While there have been few bright spots from an unsatisfying start to the season, rookie tight end Jordan Reed has proven himself worthy of the third round pick the Redskins used on him in April's NFL Draft.
Coming out of the University of Florida, the versatile Reed played four different positions in college before finally settling on tight end.
"He was a guy that had a great ability to make people miss," Redskins head coach Mike Shanahan told the media on the second night of the draft. "When he has the ball in his hands, he can do things with the ball that are very athletic. That is something that a lot of tight ends can't do.
"We weren't necessarily looking for a tight end, but when he was there we couldn't pass him up."
So far, the Redskins coaching staff has been unable to pass him up in the lineup either, as he leads the tight end corps in snaps despite ranking fourth on the depth chart.
Shanahan explained that Reed is getting the playing time because he earned it.
"Most of the decisions we make are based on how people practice and what gives us the best opportunity to win," he said. "So if a guy goes into those situations, it means that he's done a great job during the week and we feel like he deserved that opportunity.
"There are a lot of factors that are involved. You're trying to do what you think gives you the best chance to win."
In two games, Reed has recorded eight catches for 56 yards and a touchdown on Sunday where he split Green Bay's defense right in the middle of the end zone.
With his Week 2 touchdown catch, Reed becomes the first Redskins rookie since fellow tight end Chris Cooley to catch a touchdown in his first two professional games.
Cooley then went on to set the franchise mark for receiving yards by a tight end, finishing his illustrious career with 4,711 yards.
On the surface, it seems as if the young tight end and quarterback Robert Griffin III quickly built a rapport, but the two worked closely all offseason as both recovered from injuries suffered in January.
It was the perfect opportunity to gain an inside edge on how the reigning AP Offensive Rookie of the Year operates.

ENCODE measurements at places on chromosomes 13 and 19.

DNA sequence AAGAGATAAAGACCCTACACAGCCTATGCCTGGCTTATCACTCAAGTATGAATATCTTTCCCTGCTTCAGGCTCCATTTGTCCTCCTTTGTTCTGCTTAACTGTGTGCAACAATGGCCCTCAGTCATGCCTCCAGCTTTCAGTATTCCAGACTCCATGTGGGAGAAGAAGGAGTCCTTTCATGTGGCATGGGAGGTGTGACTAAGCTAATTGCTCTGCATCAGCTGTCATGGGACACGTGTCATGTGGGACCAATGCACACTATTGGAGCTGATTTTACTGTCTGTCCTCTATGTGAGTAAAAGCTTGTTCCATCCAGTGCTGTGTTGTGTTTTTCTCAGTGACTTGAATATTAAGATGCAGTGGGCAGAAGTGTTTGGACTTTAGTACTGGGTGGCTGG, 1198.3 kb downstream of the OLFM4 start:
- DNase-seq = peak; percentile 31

"I know [Robert's] an athletic guy so he's going to get out of a lot of stuff," Reed said of their offseason training together. "So I just want to pay attention to what he is doing and try to get open for him.
"Just seeing how the ball comes out of his hands and where it's going to be at, the type of touch and how hard he's going to throw it in certain situations. It definitely helped a lot."
Their touchdown connection with 11:03 left in the third quarter illustrates the understanding the two have developed.
On 4th-and-goal Reed lined up as a wide receiver and burst into the middle of the Packers defense, eluding multiple players in the process.
Griffin III, who remained patient in the pocket waiting for the play to develop, threw a bullet to Reed for his first career NFL touchdown.
"It was great; it was a good feeling but it was bittersweet," Reed told CSN Washington after the game. "We were down a lot and it mattered but we didn't win the game so it was bittersweet."
His coaching staff has no reason to be bittersweet however, liking the early results after taking flak for the draft pick.
"I was happy with how Jordan played. I thought he did a real good job," offensive coordinator Kyle Shanahan said last week. "Every ball we threw to him, he separated, caught the ball, got up the field fast."
Getting a much faster start as a rookie than any of his teammates did, Reed has a chance to put together an impressive rookie season, which may even involve a trip up the depth chart.
All he needs to do is keep leading the way in practice.
"He showed us out on the field in practice, he showed us in college that he's got a chance to be a hell of a player," Kyle Shanahan said. "It was good to see him come out on Monday Night Football and show us that the game wasn't too big for him.
"You never know with a rookie in his first game, with the bright lights and everything, how they will react, and he seemed the same as he did on tape in college and how he has in practice and he was encouraging."